With the recent departure of longtime executive director Denise Kassell and artistic director Rajendra Roy, the Hamptons Intl. Film Festival is, in many ways, starting anew.

As a programmer for the Berlinale, the much-admired Roy frequently mixed with industryites worldwide and had an advanced look at international cinema coming down the pike. (In May, Roy was poached by the Museum of Modern Art to be its chief film curator.)

The festival recognizes the hit — losing its two central visionaries in the same year — but it’s also spinning the news as a positive. “Raj helped us raise the festival to a new level,” says HIFF board chairman Stuart Match Suna. “But I think transition and evolution is very healthy.”

“The foundation has been laid,” echoes Hamptons fest manager Gianna Chachere, who joined the event last year. “The departure of Denise and the change in Raj’s status (Raj remains loosely involved in an advisory capacity) has definitely been an upset for some people,” she admits. “But the festival has been going on for 15 years, and we’re not deterring too much from the vision that’s already been established.”

The festival has finalized negotiations for a new executive director, but it won’t announce the new hire until the event begins on Oct. 17. And while the search for a new artistic director is ongoing, former HIFF programming manager Josh Koury has stepped up to become festival programmer in the meantime, while David Nugent, the Newport Intl. Film Festival’s programming director, was brought on as programming consultant.

HIFF organizers realize the Hamptons has come into its own as a foreign cinema showcase — overseas productions have consistently captured the event’s top prizes; last year’s big winners included Jens Lien’s Norwegian entry “The Bothersome Man” and German director Sven Taddicken’s “Emma’s Bliss.” “We might be more respected internationally than we are locally,” Suna admits.

But the fest now wants to shift the focus back to its domestic roots. “Raj built up the international aspect,” Koury says. “But what David and I have tried to do is raise the American indie to the same caliber as the international spectrum.”

In this year’s lineup, Koury cites, specifically, the world premiere of actor Chris Eigeman’s directorial debut “Turn the River” and Will Geiger’s dark romance “Elvis and Anabelle” — both screening in the Golden Starfish Competition, whose winner is awarded a production package worth $185,000.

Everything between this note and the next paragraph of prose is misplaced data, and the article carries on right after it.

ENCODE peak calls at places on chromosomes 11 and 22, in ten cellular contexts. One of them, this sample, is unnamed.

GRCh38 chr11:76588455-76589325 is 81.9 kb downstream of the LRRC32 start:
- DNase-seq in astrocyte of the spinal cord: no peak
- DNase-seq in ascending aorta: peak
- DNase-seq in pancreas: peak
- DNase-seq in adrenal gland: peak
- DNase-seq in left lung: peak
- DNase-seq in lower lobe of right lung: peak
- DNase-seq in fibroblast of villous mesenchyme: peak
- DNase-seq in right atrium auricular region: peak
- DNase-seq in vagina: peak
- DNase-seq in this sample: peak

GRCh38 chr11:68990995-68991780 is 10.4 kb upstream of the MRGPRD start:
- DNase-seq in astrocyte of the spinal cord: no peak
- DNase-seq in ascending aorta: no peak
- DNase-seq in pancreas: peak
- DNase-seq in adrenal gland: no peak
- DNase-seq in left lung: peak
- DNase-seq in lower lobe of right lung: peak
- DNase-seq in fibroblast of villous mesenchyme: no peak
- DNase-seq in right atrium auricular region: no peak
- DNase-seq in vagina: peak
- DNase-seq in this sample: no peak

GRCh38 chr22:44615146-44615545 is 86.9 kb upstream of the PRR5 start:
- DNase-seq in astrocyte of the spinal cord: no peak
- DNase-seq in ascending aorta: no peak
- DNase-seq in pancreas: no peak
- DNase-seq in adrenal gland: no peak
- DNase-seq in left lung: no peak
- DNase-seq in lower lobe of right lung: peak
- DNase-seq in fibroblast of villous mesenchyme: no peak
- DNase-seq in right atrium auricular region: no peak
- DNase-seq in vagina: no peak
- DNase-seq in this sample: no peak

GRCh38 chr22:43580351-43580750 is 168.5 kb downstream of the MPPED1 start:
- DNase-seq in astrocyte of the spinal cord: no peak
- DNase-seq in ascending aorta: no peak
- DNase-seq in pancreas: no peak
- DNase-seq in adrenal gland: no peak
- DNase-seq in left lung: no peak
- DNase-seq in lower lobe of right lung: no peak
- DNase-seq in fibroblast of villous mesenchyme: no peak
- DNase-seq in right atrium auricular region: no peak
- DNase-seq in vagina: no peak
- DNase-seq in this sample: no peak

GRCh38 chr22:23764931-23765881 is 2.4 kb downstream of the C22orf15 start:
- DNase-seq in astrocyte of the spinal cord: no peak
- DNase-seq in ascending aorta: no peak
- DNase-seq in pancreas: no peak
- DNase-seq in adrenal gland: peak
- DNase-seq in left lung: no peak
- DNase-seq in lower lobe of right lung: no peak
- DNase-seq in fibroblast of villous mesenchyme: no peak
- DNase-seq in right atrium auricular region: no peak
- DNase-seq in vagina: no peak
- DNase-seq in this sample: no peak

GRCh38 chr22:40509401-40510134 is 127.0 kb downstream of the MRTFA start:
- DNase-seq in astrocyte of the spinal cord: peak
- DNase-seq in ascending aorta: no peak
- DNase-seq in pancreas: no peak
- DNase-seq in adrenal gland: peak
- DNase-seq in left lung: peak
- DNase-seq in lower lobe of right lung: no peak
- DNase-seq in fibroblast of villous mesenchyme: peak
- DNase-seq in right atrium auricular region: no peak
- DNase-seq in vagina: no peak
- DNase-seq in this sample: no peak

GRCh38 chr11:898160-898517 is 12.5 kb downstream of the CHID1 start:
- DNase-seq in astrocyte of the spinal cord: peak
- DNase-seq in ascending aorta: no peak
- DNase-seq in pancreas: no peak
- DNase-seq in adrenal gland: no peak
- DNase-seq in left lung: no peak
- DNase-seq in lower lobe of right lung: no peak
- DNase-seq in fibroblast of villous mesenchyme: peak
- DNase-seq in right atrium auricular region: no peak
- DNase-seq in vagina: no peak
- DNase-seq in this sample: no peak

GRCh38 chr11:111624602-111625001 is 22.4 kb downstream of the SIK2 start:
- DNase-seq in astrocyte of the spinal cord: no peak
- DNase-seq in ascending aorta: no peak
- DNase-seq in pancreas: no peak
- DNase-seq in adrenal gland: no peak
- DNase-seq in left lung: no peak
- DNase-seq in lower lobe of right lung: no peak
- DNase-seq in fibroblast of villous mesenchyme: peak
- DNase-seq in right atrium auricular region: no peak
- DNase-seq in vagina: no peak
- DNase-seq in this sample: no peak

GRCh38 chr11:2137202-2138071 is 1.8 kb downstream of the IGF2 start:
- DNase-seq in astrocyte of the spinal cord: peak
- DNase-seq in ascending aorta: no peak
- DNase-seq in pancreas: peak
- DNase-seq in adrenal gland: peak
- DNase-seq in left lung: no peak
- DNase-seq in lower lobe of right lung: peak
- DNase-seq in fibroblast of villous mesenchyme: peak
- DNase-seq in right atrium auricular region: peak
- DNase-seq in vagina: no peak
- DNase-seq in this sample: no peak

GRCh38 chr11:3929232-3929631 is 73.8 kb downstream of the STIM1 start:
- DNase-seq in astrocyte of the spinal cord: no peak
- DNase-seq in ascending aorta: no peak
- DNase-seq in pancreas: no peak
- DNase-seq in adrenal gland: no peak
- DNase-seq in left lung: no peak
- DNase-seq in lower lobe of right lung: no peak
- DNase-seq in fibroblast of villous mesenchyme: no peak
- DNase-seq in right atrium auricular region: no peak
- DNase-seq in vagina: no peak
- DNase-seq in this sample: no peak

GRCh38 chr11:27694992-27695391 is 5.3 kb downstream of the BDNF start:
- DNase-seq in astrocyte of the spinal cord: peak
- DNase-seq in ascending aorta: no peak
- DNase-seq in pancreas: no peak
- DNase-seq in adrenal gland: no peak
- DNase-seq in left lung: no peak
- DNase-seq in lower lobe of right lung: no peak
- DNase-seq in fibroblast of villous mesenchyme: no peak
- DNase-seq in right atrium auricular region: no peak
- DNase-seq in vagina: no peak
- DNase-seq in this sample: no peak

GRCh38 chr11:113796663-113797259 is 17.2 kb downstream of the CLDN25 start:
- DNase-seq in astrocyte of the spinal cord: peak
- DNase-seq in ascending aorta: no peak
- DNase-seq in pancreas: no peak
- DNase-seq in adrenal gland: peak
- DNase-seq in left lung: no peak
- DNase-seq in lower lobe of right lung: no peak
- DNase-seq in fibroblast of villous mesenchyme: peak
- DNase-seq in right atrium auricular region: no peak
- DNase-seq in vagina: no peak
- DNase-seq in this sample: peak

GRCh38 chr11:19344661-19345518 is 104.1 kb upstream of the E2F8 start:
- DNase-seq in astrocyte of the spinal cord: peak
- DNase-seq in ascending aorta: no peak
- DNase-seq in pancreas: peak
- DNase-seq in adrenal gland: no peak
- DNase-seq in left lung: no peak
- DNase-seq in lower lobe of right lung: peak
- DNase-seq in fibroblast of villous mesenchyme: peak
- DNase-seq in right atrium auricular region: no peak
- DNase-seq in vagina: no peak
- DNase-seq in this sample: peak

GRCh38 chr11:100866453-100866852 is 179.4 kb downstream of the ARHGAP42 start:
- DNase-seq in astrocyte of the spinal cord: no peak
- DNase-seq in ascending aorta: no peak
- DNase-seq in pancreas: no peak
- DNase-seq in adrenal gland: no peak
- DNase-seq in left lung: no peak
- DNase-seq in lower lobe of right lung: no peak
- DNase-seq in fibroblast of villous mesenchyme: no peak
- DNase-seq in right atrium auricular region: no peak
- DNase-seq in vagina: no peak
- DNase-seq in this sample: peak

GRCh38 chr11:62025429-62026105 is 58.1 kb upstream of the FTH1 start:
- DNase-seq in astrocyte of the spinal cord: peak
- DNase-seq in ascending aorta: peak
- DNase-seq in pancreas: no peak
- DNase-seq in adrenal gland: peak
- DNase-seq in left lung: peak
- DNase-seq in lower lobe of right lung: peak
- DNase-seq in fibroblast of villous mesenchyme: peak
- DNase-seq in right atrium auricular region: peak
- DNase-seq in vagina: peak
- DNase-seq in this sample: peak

Nugent also brings a specific interest in documentaries, highlighting the U.S. premiere of Phil Donahue’s Iraqumentary “Body of War” and the New York premiere of “A Table in Heaven,” about haute-cuisine restaurant Le Cirque, both screening in the festival’s Spotlight section.

Nugent’s also nabbed the world premiere of Albert Maysles’s “Grey Gardens: From East Hampton to Broadway,” which will afford a special celebration to the Direct Cinema legend. Other notable American nonfiction world premieres include Matthew Galkin’s PETA expose “I am an Animal,” film critic Marshall Fine’s portrait of fellow critic Rex Reed “Do You Sleep in the Nude,” and Steven-Charles Jaffe’s “Born Dead, Still Weird,” a look into the life of cartoonist Gahan Wilson.

Festival organizers also emphasize a desire to stay true to their local audience, which “is a diverse community,” says New Line co-chair and co-CEO Michael Lynne, a board member and longtime festival supporter. “It has a high-profile media community, but there’s also an ardent local audience.”

To cater to the locals, the festival has added an additional screen in Southampton, a 30-minute drive from the event’s original hub in East Hampton.

While the expansion pushes the Hamptons fest further afield from its aspirations to be an intimate East Coast version of Telluride, fest manager Chachere says it was “required to fulfill our obligation to these communities. I always think less is more,” she adds, “until you get to the point where the demands of the audience are there.”

Other changes at the festival include new partnerships with OK Magazine, Heineken, sponsor of the fest’s new environmental center and reception tent, the Green Lounge, and Hallmark (Henry Schleiff, president and CEO of Hallmark Channel, has a house in Bridgehampton).

Despite such revisions, Hamptons supporters are generally unfazed. German Films’ Oliver Mahrdt admits it’s “strange” to work with a festival without a director, but he says German producers still want to bring their films to the Long Island festival.

“I’m sure whoever takes over will make it their own,” says Arianna Bocco, IFC Entertainment’s VP of acquisitions and productions. As for this year’s fest, Bocco will be attending the fest personally. “It’s obviously nice to get out of the city,” she admits, “but I’m going there to see movies.”


Dates: Oct. 17-21

Venues: East Hampton, Southhampton, Sag Harbor, Montauk

Prizes: $249,000 in cash and goods

Preems: 17 world; 11 U.S.; 17 East Coast; 13 Gotham

Films: 103 total

Opening night: Bob Balaban’s “Bernard and Doris”

Closing night: Kirsten Sheridan’s “August Rush”

Programming highlights: Alison Eastwood’s “Rails and Ties,” Sidney Lumet’s “Before the Devil Knows You’re Dead,” Albert Maysles’ “Grey Gardens: From East Hampton to Broadway,” Paul Schrader’s “The Walker”

Narratives in competition: “Turn the River” (Chris Eigeman); “Elvis and Anabelle” (Will Geiger); “Kings” (Tom Collins); “Valerie” (Birgit Moller); “Just Buried” (Chaz Thorne)

Docus in competition: “Do You Sleep in the Nude?” (Marshall Fine); “I Am an Animal” (Matthew Galkin); “Resolved” (Greg Whiteley); “Gahan Wilson: Born Dead, Still Weird” (Steven-Charles Jaffe); “Pool of Princesses” (Bettina Blumner)

Panel topics: Screenwriting, Rising Stars, Conflict & Resolution; Sloan Science & Film

Toppers: To be announced; fest manager Gianna Chachere; programmer Josh Koury 

Honorees/Conversations: Vanessa Redgrave, Sidney Lumet